If anytime between Monday and Wednesday this week you tried to visit the blogs, discussion or (recent) album reviews sections on the CLUAS site you would have been met with a message that those sections were temporarily disabled (all other sections including the home page and end of year poll were not effected). This has all now been sorted since late last night.
The problem was that on Sunday I upgraded the site to the latest version of the technology that runs these parts of the sites use but then I hit some problems. I decided on Monday to roll the site back to the earlier version but quikcly hit a few roadblocks when i engaged the reverse gear. However all is now sorted.
This was all basically my fault. I preformed the (shamefully) elementary mistake of upgrading a live site without testing the upgrade in a test environment. What's more, the technically literate among you will be horrified that to I have never had a test environment for these parts of the site. Until now that is. After the hassles of the last week of I have copped on and set up a complete replication of the site on my laptop where I can play around and test upgrades and the like before going live with them. This means that upgrades should be painless in the future.
The good news is that I have to say that the technical hiccups of the last few weeks have given me a MUCH greater insight into the technology we use, its strengths and weaknesses, and I now have a greater confidence in it (and my ability to make the most of it).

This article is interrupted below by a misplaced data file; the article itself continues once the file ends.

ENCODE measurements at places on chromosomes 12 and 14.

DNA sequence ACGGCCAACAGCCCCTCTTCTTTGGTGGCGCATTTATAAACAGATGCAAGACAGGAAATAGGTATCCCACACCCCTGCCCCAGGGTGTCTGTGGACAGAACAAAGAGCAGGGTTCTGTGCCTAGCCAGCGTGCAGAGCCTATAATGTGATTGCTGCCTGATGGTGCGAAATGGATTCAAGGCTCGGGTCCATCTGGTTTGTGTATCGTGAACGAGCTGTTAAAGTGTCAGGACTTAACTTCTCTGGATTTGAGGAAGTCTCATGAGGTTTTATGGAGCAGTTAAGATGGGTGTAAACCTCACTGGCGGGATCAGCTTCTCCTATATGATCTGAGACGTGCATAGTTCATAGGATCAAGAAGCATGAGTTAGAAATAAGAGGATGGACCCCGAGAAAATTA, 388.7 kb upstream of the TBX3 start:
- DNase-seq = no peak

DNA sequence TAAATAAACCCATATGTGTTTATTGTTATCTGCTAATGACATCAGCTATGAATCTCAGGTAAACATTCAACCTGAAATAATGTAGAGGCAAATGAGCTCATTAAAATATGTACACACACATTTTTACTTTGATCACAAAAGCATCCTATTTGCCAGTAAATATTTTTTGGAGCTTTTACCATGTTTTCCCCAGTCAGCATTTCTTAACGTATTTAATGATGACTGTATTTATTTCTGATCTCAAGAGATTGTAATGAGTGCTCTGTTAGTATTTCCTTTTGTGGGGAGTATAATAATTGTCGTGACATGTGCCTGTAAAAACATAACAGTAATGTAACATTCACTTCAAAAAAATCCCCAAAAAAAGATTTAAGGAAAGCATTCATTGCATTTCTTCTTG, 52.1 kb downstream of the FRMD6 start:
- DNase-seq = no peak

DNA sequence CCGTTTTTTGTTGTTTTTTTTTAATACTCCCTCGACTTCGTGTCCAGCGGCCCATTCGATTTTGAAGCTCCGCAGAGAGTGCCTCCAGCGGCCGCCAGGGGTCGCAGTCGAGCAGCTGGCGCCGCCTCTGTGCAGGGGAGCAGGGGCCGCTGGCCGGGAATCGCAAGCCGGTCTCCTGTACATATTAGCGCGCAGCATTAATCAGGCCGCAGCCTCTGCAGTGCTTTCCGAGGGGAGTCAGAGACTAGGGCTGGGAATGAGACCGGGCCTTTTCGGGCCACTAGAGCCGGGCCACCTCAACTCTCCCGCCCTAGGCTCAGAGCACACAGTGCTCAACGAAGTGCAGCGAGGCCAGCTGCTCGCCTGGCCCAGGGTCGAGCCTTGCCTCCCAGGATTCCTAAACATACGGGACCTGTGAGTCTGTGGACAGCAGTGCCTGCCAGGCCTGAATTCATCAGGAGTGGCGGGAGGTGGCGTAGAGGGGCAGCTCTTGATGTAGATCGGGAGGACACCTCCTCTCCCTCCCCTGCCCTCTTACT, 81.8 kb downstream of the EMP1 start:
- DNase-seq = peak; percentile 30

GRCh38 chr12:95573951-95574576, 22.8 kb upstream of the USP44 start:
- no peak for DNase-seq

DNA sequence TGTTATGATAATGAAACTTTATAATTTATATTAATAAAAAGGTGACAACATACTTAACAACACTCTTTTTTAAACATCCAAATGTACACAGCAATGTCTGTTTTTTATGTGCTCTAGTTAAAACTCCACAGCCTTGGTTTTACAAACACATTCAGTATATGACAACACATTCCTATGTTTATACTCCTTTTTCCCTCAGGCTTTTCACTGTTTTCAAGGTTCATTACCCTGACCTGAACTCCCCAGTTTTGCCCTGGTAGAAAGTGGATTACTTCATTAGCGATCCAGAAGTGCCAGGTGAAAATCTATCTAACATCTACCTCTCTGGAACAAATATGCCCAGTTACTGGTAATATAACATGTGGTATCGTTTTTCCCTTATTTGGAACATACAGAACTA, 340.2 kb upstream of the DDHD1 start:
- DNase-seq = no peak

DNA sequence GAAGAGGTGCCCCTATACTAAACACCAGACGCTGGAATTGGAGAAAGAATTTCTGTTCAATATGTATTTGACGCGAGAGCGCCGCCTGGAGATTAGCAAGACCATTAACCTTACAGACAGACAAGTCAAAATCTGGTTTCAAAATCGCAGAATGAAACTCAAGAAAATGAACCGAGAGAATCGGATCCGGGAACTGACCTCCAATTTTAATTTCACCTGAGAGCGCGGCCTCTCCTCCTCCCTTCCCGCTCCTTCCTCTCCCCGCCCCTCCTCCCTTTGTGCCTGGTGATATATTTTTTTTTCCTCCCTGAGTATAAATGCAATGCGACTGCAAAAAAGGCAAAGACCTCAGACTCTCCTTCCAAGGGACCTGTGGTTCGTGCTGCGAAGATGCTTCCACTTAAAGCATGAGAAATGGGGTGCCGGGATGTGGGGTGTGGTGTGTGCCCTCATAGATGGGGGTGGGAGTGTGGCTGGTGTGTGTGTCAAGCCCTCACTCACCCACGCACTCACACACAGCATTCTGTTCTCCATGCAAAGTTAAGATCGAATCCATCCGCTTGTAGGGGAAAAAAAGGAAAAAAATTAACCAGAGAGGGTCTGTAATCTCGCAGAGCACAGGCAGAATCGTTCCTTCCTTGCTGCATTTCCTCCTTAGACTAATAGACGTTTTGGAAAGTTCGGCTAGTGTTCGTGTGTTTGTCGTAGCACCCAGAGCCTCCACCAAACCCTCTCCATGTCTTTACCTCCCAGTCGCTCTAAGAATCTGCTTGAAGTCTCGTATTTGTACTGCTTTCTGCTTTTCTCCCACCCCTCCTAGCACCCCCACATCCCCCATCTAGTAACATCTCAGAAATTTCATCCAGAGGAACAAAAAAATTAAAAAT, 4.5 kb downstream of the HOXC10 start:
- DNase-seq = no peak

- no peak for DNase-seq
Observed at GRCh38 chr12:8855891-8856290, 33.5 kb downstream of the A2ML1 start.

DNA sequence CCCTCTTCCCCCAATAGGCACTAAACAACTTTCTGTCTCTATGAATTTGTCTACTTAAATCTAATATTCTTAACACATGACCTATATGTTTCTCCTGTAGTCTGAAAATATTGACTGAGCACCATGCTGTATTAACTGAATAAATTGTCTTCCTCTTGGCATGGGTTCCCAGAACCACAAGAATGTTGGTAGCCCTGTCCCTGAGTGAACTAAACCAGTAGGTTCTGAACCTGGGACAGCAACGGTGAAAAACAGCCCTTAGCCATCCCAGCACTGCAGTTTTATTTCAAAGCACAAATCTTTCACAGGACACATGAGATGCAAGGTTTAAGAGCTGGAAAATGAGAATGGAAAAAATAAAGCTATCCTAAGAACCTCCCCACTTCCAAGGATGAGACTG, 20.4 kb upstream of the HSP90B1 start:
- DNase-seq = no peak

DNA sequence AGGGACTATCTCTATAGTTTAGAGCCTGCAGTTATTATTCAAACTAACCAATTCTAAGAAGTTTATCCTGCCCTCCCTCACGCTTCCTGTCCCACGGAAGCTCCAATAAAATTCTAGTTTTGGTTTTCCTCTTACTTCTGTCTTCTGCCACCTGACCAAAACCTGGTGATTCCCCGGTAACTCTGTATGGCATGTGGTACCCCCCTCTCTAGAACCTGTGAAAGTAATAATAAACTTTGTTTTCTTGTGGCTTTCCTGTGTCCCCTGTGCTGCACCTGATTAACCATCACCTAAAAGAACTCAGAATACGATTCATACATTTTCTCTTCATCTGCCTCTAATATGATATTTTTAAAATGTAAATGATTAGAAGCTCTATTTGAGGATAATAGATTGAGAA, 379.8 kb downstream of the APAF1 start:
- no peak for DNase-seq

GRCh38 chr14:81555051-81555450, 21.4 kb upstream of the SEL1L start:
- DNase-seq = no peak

Also the open source project that creates the software that runs our site have some very interesting extra functionalities coming up in a release planned for early 2008. the most interesting for me is the ability to have a "content approval work flow", i.e. someone publishes something but it does not go live until it has been approved by someone who is assigned with the authority to do that (this means we could, for example, have a team of sub-editors charged with the approval of such content). This is the one thing that, up to now, i felt was really missing in the technology we use. With this sort of approach we can invite anyone (not just existing writers) to publish something on the site which, pending approval by a sub editor, will quickly go live (instead of waiting for me, etc). It also means I can move the whole features section to this sort of approach (again, reducing my work load).
We have had some short term headaches over the last 2 weeks but the longer term picture is even brighter than I thought.